The Italian version of the fondue is so sweet that there is no wine – just cheese

Editor’s Note – Don’t miss “Stanley Tucci: In Search of Italy,” which airs Sundays at 9 p.m. ET. Tucci travels around Italy to discover the secrets and delights of the regional cuisines of this country.

(CNN) – The Swiss are known for their fondue, but their neighbors in Italy have their own opinion about this delicious dish with melted cheese.

The traditional Swiss version melts a variety of cheeses with wine and a little cornstarch for a smooth texture. The cheese mixture is then placed in a pot rubbed with a sliced ​​clove of garlic and seasoned with nutmeg and black pepper.

But on the other side of the Alps, in the Valle d’Aosta region, the Italians have their own version of the fondue called the fondue.

Instead of Emmentaler and Gruyère, the Italians use only one cheese: fontina.

Fontina is a creamy semi-hard cheese with a mild, nutty taste.

“Italian fontina cheese from cows fed sweet grass, high in these mountains, makes fondues so juicy that it doesn’t need the white wine they add in France or Switzerland,” Stanley Tucci said.

“Oh my God, that’s so good,” Tucci said, dipping the bread into a warm pot. “So delicious!”

(Left) Sommelier and local teacher Cecilia Lazzarotto and Tucci share a meal of regional specialties from Valle d'Aosta at the Alpage restaurant.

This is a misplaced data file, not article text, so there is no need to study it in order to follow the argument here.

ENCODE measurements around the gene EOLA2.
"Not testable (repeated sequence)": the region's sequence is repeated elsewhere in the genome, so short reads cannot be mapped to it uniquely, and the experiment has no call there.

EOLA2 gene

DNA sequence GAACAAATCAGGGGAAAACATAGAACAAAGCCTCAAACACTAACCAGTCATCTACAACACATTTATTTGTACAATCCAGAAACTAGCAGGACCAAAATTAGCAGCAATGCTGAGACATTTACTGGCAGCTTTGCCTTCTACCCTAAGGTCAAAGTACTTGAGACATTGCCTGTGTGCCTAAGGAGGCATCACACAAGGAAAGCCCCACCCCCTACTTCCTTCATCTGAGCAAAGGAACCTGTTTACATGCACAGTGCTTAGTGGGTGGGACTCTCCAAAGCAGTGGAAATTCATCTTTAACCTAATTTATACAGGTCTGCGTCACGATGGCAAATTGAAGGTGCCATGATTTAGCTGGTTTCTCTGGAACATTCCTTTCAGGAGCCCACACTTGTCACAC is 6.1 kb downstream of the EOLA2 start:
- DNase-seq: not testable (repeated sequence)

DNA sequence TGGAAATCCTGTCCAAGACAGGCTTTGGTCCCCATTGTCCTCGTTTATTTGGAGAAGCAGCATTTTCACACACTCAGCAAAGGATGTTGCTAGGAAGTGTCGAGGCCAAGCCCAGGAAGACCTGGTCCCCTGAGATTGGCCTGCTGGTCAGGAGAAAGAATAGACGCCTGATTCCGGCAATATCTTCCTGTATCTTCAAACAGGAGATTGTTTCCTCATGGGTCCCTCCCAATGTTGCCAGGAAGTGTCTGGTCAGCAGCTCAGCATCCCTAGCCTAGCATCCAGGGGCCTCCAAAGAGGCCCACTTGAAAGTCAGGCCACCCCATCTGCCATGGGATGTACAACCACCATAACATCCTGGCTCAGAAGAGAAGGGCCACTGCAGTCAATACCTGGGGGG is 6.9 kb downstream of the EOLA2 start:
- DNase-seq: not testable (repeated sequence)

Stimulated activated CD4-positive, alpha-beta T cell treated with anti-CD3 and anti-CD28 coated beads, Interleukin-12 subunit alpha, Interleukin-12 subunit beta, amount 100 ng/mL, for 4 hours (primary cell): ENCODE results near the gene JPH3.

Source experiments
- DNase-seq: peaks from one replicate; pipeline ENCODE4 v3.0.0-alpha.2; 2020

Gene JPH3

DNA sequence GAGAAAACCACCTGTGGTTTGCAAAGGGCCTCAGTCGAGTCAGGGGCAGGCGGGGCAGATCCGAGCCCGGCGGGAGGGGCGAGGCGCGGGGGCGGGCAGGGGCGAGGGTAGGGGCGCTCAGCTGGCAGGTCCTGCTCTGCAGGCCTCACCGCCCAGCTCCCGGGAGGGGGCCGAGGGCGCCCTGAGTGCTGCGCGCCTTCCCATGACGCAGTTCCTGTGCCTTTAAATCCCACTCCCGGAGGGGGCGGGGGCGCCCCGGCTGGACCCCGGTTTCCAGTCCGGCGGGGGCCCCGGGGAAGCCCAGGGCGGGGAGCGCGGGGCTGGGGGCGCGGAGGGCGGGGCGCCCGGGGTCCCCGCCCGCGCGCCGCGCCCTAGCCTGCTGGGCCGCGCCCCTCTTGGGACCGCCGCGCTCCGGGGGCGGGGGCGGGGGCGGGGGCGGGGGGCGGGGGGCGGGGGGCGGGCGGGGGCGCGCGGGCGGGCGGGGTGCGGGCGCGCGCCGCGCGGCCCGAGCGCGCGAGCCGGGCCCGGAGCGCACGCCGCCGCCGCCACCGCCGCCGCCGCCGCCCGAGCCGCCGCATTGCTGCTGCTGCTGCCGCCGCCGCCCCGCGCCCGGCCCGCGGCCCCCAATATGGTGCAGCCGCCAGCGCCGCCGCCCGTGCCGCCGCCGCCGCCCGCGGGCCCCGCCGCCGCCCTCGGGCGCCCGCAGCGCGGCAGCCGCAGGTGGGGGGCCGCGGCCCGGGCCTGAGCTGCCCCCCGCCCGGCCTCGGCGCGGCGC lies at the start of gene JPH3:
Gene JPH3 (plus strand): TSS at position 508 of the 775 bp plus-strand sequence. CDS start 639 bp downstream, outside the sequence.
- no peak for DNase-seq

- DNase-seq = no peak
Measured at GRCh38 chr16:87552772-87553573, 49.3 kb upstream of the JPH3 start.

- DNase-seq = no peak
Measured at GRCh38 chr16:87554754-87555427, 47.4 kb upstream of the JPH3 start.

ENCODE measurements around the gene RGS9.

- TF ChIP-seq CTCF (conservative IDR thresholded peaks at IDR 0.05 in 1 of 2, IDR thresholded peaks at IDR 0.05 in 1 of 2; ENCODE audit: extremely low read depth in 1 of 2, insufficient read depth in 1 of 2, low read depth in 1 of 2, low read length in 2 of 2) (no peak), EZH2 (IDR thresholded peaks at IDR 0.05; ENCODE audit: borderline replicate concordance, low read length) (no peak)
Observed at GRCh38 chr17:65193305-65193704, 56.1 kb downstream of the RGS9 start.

(Left) Sommelier and local teacher Cecilia Lazzarotto and Tucci share a meal of regional specialties from Valle d’Aosta at the Alpage restaurant.

Matt Holyoak

Valdostana fondue

(fondue from the Aosta Valley)

If you want to add a gourmet flair, pour a fund of freshly grated black truffles, which are in the season from December to early March and available in online specialty stores. As an alternative, try pre-sliced ​​truffle flakes, available online all year round.

Makes 2 servings


2 ¼ cups 500 grams of font

2 cups 500 milliliters of milk

4 egg yolks

1 ¼ spoons 10 grams of multi-purpose flour

Black truffle flakes, preferably freshly grated (optional)


Boiled potatoes

Toasted croutons


Bain-marie or steam boiler

Fondant pot

Fondue gel fuel (if the container is not electric)


1. Start by removing the outer cover of the font, and then thinly slice it. Cut the fontina into cubes, and transfer the cheese to a rectangular baking dish and pour over the milk.

2. Drain the cheese and leave the excess milk for later (in the fourth step). Put the cheese cubes in the pot. Fill the bain-marie with water and make sure that the water does not touch the bottom of the pot. This space between water and food helps maintain a constant temperature and overheat food. Then place the pot on top and cook the fontina over medium heat, stirring with a wooden spoon, until the cheese melts, 10-15 minutes. At first you will see the mass, and then the cheese will slowly melt and become more liquid.

3. When you get the desired density, pour the egg yolks one by one, then add the flour and stir constantly.

4. If necessary, add the milk from the second step to make sure the consistency is smooth and creamy.

5. Stir well and cook for another 10 minutes. Finally remove from the heat and mix the cheese mixture.

6. When ready, pour the fondue into the fondue pot. If you are using a fondue pot that has a burner, follow the manufacturer’s instructions to prepare and ignite the gel fuel at the bottom under the pot that will keep the fondue warm and keep it liquid in consistency.

7. Serve the fondue immediately, while still hot, with boiled potatoes and toasted croutons.

8. Season to taste with truffle flakes.

This recipe is thanks to Lorella Tamone Alpine restaurant in Breuil-Cervinia, Italy.

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